Tuesday, June 28th | 29 Sivan 5782

May 29, 2019 11:41 am

First Orthodox Jew Elected to Serve in Belgian Parliament

avatar by JNS.org

Michael Freilich, former editor-in-chief of a Jewish magazine in Antwerp, was elected to the Belgian federal parliament on May 26, 2019. Photo: EJP.

JNS.org – Michael Freilich, 38, former editor-in-chief of Joods Actueel in Antwerp, a Jewish magazine founded by his grandfather Louis Davids, was elected to a seat in the Belgian parliament on Sunday.

Freilich, who ran on the list of N-VA (New Flemish Alliance), a right-wing Flemish nationalist party, reportedly received nearly 13,000 preferential votes in Antwerp, from both the Jewish and non-Jewish residents of the city.

His election marks the first time that an observant Jew will serve in the Belgian federal parliament.

When he announced his entry into politics earlier this year during a press conference with NV-A leader and Antwerp Mayor Bart De Wever, Freilich explained that the party “fits in with many of my beliefs, which value Enlightenment in a common Judeo-Christian tradition without imposing obligations on others.”

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He also explained that he wanted “to do something about things that concern me, including immigration, terrorism and extremism.” Regarding terrorism, he asked, “Is it normal that heavily armed soldiers still have to guard our schools and streets?”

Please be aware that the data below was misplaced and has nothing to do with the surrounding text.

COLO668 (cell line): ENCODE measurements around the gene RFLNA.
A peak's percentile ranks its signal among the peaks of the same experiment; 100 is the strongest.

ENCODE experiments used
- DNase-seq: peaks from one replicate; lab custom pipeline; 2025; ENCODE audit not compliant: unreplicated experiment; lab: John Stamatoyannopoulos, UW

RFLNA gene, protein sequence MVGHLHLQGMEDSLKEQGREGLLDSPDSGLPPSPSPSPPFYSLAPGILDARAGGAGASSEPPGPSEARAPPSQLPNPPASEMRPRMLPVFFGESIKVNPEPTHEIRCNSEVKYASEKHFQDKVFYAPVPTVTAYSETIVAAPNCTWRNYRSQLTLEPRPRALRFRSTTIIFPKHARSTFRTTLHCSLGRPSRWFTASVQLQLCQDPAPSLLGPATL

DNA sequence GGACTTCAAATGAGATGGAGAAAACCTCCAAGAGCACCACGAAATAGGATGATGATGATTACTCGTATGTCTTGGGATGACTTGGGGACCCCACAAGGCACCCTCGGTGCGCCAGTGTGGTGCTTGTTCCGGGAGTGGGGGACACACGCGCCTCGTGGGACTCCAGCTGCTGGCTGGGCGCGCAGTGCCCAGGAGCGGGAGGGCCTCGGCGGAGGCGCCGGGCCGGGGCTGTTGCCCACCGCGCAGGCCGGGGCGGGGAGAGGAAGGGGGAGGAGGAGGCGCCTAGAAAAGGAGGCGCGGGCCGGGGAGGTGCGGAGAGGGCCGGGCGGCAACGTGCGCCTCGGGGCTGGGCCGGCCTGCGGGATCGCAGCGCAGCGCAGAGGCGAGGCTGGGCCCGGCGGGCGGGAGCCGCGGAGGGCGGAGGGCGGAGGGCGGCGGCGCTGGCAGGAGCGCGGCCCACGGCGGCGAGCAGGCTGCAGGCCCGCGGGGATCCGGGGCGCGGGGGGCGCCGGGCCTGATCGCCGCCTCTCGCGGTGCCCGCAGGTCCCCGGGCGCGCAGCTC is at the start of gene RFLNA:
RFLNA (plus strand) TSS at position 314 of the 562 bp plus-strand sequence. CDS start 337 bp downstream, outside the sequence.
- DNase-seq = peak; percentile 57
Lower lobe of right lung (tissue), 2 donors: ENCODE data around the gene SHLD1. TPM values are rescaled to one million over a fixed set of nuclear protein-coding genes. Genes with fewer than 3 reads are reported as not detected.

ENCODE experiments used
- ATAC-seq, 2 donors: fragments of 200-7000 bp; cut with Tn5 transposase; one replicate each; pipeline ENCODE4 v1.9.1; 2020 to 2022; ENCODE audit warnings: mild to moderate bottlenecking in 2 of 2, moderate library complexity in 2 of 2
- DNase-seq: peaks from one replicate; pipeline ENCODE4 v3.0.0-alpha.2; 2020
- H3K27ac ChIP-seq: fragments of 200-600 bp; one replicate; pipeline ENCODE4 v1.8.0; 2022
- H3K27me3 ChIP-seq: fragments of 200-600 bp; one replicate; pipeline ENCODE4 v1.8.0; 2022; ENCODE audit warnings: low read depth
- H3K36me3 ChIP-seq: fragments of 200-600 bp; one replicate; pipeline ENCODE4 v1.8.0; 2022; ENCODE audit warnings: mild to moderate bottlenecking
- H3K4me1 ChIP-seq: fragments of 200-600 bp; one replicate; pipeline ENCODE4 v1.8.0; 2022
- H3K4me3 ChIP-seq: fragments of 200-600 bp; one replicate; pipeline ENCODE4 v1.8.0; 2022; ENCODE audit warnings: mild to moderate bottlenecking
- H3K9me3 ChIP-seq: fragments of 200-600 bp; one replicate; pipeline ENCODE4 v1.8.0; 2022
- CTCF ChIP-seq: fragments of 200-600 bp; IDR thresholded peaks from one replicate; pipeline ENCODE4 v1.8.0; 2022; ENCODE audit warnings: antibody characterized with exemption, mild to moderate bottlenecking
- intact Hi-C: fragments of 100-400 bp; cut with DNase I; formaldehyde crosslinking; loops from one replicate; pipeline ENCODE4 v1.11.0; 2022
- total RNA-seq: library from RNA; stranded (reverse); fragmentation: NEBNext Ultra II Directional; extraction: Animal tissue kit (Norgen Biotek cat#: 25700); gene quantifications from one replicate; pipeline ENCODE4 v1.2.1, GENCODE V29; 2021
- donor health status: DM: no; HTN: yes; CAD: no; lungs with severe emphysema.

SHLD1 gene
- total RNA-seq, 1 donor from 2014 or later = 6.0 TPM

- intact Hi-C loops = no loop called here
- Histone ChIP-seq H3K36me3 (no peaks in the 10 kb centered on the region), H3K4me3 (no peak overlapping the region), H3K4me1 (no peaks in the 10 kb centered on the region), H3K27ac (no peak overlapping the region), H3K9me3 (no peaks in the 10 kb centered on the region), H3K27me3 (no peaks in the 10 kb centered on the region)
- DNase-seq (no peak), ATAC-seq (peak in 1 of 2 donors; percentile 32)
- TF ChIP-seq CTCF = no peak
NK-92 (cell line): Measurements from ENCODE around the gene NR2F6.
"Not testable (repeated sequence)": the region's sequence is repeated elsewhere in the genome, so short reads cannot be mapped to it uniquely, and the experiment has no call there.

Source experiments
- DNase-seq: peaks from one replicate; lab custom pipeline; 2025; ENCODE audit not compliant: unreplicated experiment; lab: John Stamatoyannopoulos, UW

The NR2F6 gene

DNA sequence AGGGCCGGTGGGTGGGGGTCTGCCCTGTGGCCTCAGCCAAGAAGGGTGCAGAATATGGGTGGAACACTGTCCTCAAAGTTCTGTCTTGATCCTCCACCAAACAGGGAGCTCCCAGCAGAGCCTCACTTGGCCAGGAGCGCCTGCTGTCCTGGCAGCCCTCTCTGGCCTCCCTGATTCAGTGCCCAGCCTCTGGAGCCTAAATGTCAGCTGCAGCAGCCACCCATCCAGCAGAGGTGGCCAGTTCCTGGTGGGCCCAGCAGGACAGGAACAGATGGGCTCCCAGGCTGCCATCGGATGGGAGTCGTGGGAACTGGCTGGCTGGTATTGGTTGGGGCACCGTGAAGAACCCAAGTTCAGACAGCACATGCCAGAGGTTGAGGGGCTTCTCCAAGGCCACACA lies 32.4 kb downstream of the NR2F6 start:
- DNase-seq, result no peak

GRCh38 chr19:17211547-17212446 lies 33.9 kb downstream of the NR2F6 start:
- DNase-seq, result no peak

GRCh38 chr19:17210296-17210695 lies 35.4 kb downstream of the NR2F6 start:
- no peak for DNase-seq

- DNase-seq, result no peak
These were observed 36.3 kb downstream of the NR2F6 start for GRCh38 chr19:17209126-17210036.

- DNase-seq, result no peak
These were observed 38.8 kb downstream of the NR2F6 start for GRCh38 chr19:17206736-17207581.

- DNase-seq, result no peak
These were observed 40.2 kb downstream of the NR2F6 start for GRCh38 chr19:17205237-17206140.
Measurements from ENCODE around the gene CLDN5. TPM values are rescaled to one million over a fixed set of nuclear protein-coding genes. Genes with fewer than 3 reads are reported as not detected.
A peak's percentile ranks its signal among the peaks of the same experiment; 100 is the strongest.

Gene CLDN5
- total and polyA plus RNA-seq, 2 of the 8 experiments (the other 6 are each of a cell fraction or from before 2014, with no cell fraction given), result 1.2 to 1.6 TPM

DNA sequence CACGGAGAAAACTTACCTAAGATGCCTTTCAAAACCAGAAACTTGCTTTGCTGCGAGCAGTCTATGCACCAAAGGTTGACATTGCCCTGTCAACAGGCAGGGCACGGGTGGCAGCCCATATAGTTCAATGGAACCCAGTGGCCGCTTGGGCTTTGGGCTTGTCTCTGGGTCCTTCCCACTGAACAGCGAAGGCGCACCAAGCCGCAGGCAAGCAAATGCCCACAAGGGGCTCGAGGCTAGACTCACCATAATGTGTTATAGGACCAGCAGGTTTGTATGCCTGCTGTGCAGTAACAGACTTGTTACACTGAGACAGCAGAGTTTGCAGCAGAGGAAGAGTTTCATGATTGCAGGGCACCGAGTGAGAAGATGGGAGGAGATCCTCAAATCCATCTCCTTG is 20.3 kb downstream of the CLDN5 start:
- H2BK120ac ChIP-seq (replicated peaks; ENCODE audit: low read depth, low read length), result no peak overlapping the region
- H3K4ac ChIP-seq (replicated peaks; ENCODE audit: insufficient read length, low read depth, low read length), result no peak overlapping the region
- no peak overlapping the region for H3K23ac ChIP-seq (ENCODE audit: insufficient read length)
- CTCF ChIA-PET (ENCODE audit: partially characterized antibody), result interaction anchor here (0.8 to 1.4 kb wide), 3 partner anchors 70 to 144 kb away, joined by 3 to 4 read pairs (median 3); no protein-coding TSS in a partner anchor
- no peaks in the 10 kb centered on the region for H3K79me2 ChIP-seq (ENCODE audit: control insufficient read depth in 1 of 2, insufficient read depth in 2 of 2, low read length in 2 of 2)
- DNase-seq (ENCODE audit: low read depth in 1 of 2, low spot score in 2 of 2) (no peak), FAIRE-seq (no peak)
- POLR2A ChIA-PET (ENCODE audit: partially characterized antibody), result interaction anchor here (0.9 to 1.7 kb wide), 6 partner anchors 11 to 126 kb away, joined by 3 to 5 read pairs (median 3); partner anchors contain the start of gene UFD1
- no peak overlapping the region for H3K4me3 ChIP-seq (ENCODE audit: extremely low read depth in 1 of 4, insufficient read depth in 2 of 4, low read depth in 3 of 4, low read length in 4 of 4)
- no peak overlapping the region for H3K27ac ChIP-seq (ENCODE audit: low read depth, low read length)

He emphasized that he does not want to be seen as standing up only for the Jewish community.

“I am there for all members of the party and for all Flemish people. I will now fight like a real Flemish Lion,” he said, referring to the country’s symbolism, as shown on its flag.

One of the main areas he wants to address in this regard is immigration.

“The chaos with uncontrolled migration is no longer possible,” said Freilich. “The Marrakesh Pact has been the deciding factor for me. I advocate a controlled migration to the Canadian [immigration] model.”

Although NV-A remained the first party in Flanders, the real winner of Sunday’s election was the extreme-right and separatist Vlaams Belang (Flemish Interest) Party, which finished second with about 20 percent of the vote—a surge of more than 14 percent compared to five years ago. The N-VA remained the largest party in Belgium with around 28 percent of the Flemish vote, a drop of almost 5 percentage points.

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